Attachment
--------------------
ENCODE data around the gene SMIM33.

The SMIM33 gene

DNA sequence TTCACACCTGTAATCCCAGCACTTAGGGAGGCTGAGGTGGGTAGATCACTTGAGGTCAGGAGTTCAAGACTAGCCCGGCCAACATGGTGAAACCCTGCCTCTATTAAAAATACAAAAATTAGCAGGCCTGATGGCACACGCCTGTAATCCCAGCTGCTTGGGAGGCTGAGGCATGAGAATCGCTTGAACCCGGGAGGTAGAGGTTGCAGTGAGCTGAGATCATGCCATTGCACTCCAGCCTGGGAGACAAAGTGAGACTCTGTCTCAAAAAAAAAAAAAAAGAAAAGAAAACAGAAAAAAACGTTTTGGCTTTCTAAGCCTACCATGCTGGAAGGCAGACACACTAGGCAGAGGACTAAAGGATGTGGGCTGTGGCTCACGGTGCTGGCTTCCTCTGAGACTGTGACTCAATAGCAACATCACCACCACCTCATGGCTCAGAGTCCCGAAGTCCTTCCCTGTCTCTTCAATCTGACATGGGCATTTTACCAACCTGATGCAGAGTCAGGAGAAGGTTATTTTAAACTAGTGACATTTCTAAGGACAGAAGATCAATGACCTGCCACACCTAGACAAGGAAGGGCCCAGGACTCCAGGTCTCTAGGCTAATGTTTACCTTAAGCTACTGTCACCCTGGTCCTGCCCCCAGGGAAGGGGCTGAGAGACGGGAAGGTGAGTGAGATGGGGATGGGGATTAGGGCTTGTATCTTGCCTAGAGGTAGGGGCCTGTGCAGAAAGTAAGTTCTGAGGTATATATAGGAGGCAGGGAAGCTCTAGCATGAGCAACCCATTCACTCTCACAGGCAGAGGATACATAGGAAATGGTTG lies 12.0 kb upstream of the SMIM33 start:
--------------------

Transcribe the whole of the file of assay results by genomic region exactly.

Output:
ENCODE data around the gene SMIM33.

The SMIM33 gene

DNA sequence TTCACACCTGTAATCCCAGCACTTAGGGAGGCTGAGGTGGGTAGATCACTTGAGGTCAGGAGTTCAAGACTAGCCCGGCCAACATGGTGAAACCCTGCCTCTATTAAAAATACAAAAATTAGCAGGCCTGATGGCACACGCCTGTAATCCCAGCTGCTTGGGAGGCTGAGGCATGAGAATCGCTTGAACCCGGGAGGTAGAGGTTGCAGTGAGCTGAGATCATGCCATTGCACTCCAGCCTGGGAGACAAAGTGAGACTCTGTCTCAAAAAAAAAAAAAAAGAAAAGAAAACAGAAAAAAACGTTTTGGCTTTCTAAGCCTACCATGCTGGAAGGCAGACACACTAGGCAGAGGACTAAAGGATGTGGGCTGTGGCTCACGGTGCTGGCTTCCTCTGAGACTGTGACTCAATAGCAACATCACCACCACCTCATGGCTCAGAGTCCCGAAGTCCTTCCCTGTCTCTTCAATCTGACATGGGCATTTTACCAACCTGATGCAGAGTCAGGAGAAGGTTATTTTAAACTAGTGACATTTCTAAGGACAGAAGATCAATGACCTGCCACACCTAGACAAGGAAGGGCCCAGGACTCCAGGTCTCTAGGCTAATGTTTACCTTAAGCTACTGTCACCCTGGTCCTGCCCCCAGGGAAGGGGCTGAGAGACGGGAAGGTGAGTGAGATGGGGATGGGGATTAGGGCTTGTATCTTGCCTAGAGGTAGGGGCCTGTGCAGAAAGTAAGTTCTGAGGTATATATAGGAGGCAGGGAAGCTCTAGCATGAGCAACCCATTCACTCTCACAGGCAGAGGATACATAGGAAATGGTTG lies 12.0 kb upstream of the SMIM33 start: